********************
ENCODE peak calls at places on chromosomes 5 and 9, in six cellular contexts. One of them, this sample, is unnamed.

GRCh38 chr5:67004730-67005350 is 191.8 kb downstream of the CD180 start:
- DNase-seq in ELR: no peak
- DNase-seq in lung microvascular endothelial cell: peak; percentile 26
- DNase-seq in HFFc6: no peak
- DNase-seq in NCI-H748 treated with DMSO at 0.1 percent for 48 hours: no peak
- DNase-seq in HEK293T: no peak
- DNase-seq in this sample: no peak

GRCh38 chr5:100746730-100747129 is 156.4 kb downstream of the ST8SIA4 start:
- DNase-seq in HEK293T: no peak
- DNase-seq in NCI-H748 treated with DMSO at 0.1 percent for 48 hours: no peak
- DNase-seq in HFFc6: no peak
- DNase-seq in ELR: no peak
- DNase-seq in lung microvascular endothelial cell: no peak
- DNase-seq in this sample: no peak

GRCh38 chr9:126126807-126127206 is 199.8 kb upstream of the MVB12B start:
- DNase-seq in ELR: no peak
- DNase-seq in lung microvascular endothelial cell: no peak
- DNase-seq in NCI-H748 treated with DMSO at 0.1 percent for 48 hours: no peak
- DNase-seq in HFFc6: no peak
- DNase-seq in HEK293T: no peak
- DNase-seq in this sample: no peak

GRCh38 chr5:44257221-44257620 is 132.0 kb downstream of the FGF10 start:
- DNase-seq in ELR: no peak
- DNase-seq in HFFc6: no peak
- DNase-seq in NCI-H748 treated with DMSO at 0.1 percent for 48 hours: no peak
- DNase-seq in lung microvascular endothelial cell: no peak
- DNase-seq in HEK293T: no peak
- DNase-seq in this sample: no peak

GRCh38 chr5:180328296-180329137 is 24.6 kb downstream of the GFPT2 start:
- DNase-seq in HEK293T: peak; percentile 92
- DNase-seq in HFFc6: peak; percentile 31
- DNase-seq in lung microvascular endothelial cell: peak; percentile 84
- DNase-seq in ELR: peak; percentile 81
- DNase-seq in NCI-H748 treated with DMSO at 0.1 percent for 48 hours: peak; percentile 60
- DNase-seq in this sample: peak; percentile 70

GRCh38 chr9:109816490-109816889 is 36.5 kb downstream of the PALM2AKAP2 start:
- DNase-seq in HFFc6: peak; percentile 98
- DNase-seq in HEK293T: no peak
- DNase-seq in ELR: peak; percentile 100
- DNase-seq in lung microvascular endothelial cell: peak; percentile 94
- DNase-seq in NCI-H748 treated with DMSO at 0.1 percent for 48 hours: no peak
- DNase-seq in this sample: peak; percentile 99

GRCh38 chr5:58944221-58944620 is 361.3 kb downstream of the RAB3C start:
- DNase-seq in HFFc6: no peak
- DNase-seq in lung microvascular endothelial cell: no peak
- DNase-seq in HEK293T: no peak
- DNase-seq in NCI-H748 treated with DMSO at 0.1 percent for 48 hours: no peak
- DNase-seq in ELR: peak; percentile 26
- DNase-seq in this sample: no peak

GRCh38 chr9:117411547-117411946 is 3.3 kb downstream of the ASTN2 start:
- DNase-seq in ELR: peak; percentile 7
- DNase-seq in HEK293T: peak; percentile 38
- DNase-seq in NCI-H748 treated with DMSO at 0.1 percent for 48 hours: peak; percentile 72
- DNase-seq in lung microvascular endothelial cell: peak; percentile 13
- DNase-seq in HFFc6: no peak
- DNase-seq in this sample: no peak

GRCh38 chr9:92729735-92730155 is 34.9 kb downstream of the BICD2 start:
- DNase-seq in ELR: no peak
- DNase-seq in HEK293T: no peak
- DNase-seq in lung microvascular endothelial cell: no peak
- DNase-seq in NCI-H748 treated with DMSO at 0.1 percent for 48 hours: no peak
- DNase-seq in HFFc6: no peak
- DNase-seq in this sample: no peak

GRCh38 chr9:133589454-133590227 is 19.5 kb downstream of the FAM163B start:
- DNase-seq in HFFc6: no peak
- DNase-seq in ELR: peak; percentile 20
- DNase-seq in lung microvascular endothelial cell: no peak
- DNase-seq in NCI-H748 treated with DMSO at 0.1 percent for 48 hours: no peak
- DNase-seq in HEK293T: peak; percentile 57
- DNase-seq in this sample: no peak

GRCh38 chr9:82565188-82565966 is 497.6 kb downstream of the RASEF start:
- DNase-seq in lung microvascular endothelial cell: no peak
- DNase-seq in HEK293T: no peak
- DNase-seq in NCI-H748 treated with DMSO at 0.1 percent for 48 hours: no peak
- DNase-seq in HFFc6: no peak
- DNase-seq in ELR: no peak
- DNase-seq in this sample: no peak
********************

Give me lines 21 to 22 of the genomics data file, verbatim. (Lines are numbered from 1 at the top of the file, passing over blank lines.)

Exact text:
- DNase-seq in HEK293T: no peak
- DNase-seq in this sample: no peak